Standard SonoLite panels are one-inch thick x two feet wide x two feet tall while the SonoLite bass traps are three inches thick x two feet wide x two feet tall. Colors available are tan and black.

The SonoLite SonoKit-1includes eight SonoLite panels, two SonoLite bass traps and 40 EZ-Stick Pro adhesive tabs. It is recommended for rooms 228 sq. ft. and smaller.

The SonoLite SonoKit-2 includes 12 SonoLite panels, four SonoLite bass traps and 64 EZ-Stick Pro adhesive tabs. The company says that it is recommended for rooms 228 sq. ft. and larger.

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The new feature is part of NoiseScout

SCHAAN, Lichtenstein — The XL2 Sound Level Meter can now be remotely controlled from a web browser, and recorded measurement data is available for download, NTi Audio says.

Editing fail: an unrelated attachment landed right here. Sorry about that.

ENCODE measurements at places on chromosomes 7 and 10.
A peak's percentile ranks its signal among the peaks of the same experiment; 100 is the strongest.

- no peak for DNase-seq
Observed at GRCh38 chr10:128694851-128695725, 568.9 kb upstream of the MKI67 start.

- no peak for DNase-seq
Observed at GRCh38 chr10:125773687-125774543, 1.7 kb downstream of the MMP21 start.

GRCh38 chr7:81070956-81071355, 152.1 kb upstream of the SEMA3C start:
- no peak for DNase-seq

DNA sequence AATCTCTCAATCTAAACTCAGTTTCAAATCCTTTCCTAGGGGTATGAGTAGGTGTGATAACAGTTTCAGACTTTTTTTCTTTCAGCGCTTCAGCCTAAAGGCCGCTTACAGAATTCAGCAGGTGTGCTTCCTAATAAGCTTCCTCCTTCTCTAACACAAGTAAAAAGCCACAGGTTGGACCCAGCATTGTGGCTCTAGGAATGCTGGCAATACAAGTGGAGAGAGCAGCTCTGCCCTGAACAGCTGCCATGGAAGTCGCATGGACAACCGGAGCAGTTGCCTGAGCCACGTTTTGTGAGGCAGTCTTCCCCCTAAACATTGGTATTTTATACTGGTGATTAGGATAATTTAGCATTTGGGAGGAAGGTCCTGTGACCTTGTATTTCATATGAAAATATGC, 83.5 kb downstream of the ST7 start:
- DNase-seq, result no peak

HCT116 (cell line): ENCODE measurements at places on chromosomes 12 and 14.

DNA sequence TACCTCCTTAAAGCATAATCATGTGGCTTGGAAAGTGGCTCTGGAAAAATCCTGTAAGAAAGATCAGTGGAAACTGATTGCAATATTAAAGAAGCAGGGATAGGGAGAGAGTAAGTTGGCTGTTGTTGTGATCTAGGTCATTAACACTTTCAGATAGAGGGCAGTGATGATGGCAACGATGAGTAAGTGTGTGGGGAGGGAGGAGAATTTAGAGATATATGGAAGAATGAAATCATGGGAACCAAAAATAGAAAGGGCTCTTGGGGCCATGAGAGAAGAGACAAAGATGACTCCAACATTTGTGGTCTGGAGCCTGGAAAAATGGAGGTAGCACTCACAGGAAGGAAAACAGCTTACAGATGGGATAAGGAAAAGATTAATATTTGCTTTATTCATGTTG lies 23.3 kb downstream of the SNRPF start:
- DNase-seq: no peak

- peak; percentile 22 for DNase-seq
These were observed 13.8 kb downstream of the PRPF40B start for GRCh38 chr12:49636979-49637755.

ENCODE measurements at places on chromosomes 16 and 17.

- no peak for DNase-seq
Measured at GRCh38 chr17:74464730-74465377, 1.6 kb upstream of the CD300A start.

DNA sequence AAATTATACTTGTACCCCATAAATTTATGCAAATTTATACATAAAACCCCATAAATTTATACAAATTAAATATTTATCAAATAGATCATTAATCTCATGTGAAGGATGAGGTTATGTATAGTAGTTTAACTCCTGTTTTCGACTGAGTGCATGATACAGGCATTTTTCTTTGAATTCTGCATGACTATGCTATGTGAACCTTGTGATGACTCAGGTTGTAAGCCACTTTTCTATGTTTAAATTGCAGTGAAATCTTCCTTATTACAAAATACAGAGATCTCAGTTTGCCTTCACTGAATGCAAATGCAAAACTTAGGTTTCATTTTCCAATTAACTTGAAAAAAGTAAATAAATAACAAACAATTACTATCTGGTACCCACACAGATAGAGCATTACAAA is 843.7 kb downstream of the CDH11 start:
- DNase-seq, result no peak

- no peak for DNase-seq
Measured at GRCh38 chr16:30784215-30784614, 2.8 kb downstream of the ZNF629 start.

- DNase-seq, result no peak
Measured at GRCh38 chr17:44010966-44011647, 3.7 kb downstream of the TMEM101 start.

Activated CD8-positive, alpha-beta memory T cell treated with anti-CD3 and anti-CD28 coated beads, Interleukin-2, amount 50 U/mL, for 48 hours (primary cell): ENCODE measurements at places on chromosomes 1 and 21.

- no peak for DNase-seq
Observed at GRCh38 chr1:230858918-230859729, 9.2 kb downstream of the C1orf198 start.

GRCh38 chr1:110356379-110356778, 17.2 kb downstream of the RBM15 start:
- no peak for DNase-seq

To set up remote operation, the XL2 is connected to a NetBox (v1.60 or higher), which transmits the data via 3G or LAN, according to a press release.

The XL2 Sound Level Meter stores measurement data locally, and users can assess available storage space and the current supply voltage via the web browser, the company says. While the measurement is in progress, levels, third-octave spectral data and audio filescan be manually downloaded to a computer or the download can be scheduled to your data server using any FTP software that supports the secure SFTP protocol.

In addition to the SFTP access, all optional remote measurement commands available on the XL2 are supported. Users can program a customized measurement application for remote sound level monitoring, audio analysis or automated measurement tasks.

The new remote control feature is part of NoiseScout, NTi’s unattended noise monitoring solution. The feature gives customers the choice selecting between a flexible remote monitoring and a fully managed service.

NTi Audio provides the infrastructure for the Gateway connection to the XL2 Sound Level Meter. This service is offered as an annual subscription or with a usage-based service model.